Gets or sets an interval of time that a service can remain inactive before closing.
Assembly: System.ServiceModel (in System.ServiceModel.dll)
The property gets and sets the value of the InactivityTimeout property.
Activity on a channel is defined as receiving an application or infrastructure message. The inactivity timeout property controls the maximum amount of time to keep an inactive session alive. If more than the specified time interval passes with no activity, the session is aborted by the infrastructure and the channel faults. The reliable session is torn down unilaterally.
If the sending application has no messages to send then the reliable session is normally not faulted because of inactivity; instead a keep-alive mechanism keeps the session active indefinitely. Note that the dispatcher could independently abort the reliable session if no application messages are sent or received. Thus, the inactivity timeout typically expires if network conditions are such that no messages of any sort are received or if there is a failure on the sender.
Setting this timeout prevents the server from holding onto a security session if the client does not close it. If the security session has not received a message for the inactivity interval of time, it is closed by the server. This mitigates a potential denial of service attack.
When using a reliable session, there are two different inactivity timers that must be satisfied to keep the connection alive. If either of these inactivity timers goes off, then the connection is dropped.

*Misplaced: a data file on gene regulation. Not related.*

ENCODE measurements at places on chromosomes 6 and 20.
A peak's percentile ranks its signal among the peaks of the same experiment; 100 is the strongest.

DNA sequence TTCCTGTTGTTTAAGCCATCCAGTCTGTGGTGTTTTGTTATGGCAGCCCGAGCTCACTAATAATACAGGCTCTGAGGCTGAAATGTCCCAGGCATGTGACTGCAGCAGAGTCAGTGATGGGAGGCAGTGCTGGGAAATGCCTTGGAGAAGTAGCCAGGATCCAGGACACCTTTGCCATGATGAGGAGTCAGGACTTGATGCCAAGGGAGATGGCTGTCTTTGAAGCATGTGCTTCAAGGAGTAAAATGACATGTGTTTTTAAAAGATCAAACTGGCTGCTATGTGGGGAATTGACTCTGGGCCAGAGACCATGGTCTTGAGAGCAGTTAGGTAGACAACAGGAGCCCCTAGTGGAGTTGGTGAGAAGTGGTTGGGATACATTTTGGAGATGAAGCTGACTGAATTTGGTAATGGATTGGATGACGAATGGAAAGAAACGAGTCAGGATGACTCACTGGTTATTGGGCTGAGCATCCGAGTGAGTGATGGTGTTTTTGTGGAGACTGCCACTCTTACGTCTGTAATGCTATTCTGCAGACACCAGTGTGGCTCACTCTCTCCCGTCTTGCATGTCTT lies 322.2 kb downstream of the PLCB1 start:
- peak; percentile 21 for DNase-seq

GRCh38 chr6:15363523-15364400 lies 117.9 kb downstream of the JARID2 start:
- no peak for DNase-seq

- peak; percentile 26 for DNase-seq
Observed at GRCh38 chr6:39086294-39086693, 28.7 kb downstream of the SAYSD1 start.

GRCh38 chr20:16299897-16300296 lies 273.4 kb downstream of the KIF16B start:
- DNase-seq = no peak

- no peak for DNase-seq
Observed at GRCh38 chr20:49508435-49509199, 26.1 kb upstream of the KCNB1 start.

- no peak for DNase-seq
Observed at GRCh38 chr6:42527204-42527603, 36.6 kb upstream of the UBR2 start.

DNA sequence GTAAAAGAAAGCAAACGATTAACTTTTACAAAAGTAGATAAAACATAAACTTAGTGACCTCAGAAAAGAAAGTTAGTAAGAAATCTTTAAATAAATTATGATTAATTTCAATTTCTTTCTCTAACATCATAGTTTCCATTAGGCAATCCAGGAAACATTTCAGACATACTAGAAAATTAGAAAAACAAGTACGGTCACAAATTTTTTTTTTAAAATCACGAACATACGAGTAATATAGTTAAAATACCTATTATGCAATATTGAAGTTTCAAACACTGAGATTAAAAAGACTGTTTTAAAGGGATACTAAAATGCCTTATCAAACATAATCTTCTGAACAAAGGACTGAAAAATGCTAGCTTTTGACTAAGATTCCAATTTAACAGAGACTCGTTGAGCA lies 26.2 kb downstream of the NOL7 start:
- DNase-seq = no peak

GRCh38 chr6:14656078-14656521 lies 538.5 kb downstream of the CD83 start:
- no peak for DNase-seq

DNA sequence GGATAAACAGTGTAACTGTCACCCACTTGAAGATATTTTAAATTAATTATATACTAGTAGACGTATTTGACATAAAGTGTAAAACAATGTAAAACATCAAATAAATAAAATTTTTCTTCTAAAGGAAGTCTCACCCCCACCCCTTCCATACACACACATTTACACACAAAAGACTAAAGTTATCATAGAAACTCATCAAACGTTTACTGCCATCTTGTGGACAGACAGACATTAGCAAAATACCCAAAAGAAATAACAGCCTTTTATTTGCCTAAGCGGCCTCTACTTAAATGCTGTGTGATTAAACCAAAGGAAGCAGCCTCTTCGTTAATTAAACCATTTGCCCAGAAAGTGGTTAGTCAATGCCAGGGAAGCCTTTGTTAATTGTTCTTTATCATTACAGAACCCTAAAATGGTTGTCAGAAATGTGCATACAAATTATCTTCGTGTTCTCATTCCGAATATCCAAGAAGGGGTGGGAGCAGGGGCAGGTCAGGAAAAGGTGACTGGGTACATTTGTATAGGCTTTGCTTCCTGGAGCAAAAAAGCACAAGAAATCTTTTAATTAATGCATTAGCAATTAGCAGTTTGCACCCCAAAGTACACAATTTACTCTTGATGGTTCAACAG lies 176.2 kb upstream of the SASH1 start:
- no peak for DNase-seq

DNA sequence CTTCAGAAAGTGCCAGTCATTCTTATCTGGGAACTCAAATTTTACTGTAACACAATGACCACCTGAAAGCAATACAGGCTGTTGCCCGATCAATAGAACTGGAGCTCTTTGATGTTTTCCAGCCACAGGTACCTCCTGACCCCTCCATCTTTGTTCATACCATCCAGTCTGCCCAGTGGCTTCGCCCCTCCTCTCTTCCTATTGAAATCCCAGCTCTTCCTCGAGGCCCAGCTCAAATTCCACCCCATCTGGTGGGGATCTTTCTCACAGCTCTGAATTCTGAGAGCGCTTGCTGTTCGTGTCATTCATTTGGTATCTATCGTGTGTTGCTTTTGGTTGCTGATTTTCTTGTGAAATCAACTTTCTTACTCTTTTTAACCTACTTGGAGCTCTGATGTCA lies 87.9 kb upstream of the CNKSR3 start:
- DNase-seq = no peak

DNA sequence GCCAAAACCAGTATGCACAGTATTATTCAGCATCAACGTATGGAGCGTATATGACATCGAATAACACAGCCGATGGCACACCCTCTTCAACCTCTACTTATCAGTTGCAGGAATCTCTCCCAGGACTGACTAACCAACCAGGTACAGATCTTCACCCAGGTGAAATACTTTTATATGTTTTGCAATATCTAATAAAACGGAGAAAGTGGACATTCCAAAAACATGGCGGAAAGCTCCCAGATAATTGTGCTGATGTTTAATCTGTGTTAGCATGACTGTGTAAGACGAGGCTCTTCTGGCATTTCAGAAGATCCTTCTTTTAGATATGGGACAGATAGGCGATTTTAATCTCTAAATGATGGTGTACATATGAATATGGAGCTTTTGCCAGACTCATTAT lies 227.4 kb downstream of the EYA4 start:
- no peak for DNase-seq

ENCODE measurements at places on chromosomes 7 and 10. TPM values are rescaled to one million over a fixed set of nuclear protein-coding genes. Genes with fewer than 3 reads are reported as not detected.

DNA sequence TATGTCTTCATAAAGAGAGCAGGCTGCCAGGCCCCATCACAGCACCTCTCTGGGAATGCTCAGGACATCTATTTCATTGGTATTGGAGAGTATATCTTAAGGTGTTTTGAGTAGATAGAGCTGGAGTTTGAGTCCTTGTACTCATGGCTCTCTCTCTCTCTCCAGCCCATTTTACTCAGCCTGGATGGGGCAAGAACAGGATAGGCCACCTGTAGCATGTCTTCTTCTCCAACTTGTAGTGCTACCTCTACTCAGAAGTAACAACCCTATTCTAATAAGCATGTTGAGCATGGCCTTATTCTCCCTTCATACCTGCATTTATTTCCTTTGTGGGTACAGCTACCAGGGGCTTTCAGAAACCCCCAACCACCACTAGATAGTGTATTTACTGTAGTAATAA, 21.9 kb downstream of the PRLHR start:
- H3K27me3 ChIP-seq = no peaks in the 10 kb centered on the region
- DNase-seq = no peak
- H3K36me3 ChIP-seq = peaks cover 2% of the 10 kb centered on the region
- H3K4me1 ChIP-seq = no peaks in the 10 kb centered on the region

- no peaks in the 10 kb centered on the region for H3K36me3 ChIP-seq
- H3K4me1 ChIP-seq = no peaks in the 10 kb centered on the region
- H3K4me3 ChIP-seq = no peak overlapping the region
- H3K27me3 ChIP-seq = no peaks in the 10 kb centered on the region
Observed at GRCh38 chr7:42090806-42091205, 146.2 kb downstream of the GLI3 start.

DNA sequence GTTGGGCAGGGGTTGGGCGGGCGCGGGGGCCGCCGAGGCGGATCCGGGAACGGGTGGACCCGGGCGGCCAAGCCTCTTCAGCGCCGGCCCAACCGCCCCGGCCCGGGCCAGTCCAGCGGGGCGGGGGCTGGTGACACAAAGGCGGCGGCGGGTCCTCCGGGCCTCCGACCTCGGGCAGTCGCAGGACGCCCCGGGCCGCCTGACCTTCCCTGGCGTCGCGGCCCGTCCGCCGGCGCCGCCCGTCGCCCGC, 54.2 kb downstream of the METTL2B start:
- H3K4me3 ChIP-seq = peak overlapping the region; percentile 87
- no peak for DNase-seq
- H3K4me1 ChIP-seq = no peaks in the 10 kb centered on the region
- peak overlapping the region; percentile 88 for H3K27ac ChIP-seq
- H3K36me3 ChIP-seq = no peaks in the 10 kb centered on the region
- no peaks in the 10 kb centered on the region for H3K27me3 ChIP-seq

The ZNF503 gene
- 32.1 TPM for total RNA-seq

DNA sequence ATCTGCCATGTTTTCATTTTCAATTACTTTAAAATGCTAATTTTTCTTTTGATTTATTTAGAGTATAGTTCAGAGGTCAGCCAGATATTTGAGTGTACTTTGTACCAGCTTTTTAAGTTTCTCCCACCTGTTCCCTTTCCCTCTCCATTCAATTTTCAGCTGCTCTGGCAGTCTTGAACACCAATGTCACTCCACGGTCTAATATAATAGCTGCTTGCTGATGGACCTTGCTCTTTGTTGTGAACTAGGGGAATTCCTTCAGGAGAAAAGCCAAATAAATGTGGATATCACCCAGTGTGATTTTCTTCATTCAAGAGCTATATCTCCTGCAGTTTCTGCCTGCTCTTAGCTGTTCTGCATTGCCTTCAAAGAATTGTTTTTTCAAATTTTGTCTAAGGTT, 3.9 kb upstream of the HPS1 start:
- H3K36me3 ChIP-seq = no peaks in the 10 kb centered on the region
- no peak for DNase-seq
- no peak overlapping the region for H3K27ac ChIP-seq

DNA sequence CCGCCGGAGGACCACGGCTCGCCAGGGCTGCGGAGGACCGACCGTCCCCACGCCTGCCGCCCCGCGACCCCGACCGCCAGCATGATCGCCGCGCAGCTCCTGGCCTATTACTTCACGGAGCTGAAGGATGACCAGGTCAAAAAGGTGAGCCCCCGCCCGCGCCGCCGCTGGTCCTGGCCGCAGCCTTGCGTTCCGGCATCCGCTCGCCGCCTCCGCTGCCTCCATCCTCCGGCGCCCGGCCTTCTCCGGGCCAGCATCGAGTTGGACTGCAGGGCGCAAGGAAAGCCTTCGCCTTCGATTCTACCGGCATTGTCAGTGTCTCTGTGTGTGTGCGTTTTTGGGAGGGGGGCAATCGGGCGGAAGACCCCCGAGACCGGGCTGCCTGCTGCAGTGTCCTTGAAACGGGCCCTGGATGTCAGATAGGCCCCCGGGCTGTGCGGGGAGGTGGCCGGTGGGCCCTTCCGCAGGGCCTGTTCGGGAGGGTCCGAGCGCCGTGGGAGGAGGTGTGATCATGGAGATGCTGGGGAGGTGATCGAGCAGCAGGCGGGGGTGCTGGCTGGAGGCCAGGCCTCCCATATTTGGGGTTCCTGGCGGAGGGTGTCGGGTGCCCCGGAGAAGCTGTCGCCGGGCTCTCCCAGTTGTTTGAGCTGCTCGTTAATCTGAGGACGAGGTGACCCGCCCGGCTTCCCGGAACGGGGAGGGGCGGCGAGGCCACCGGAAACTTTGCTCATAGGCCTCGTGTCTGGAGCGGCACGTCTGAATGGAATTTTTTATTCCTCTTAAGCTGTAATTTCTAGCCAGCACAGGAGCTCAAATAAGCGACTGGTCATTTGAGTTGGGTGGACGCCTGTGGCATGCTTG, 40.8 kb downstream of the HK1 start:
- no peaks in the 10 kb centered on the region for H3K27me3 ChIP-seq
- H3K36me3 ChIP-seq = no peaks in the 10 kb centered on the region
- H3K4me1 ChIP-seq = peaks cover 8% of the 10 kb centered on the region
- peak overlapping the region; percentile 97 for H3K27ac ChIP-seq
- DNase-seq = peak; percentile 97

The first inactivity timer is on the reliable session and is called the . This inactivity timer fires if no messages, either application or infrastructure, are received within the timeout period. An infrastructure message is a message that is generated for the purpose of one of the protocols in the channel stack, such as a keep alive or an acknowledgment, rather than containing application data.
The second inactivity timer is on the service and uses the ReceiveTimeout setting of the binding. This inactivity timer fires if no application messages are received within the timeout period.
Since the connection is dropped if either inactivity timer fires, increasing once it is greater than ReceiveTimeout has no effect. The default for both of these timeouts is 10 minutes, so you always have to increase both of them to make a difference when using a reliable session.
Windows 7, Windows Vista SP1 or later, Windows XP SP3, Windows Server 2008 (Server Core not supported), Windows Server 2008 R2 (Server Core supported with SP1 or later), Windows Server 2003 SP2
The .NET Framework does not support all versions of every platform. For a list of the supported versions, see .NET Framework System Requirements.